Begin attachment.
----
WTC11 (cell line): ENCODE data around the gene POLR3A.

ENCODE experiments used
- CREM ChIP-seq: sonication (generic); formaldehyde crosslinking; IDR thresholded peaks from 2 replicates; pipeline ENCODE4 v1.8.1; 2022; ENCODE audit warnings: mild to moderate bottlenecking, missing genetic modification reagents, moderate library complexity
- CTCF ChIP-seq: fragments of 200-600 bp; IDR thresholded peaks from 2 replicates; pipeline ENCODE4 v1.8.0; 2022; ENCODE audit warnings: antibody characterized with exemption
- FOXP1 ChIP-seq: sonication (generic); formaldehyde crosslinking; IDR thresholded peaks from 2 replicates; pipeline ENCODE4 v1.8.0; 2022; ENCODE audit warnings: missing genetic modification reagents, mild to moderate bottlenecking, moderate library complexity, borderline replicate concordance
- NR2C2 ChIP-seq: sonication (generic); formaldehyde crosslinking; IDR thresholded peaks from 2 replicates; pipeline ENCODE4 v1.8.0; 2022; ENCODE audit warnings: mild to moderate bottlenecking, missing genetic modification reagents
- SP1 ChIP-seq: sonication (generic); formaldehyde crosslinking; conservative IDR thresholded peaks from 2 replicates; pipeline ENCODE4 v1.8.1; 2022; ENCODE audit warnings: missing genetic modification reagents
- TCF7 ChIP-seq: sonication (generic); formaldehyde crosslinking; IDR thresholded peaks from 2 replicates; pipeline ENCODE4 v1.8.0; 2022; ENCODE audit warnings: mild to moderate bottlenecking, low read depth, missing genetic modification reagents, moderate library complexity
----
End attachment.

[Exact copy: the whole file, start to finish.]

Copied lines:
WTC11 (cell line): ENCODE data around the gene POLR3A.

ENCODE experiments used
- CREM ChIP-seq: sonication (generic); formaldehyde crosslinking; IDR thresholded peaks from 2 replicates; pipeline ENCODE4 v1.8.1; 2022; ENCODE audit warnings: mild to moderate bottlenecking, missing genetic modification reagents, moderate library complexity
- CTCF ChIP-seq: fragments of 200-600 bp; IDR thresholded peaks from 2 replicates; pipeline ENCODE4 v1.8.0; 2022; ENCODE audit warnings: antibody characterized with exemption
- FOXP1 ChIP-seq: sonication (generic); formaldehyde crosslinking; IDR thresholded peaks from 2 replicates; pipeline ENCODE4 v1.8.0; 2022; ENCODE audit warnings: missing genetic modification reagents, mild to moderate bottlenecking, moderate library complexity, borderline replicate concordance
- NR2C2 ChIP-seq: sonication (generic); formaldehyde crosslinking; IDR thresholded peaks from 2 replicates; pipeline ENCODE4 v1.8.0; 2022; ENCODE audit warnings: mild to moderate bottlenecking, missing genetic modification reagents
- SP1 ChIP-seq: sonication (generic); formaldehyde crosslinking; conservative IDR thresholded peaks from 2 replicates; pipeline ENCODE4 v1.8.1; 2022; ENCODE audit warnings: missing genetic modification reagents
- TCF7 ChIP-seq: sonication (generic); formaldehyde crosslinking; IDR thresholded peaks from 2 replicates; pipeline ENCODE4 v1.8.0; 2022; ENCODE audit warnings: mild to moderate bottlenecking, low read depth, missing genetic modification reagents, moderate library complexity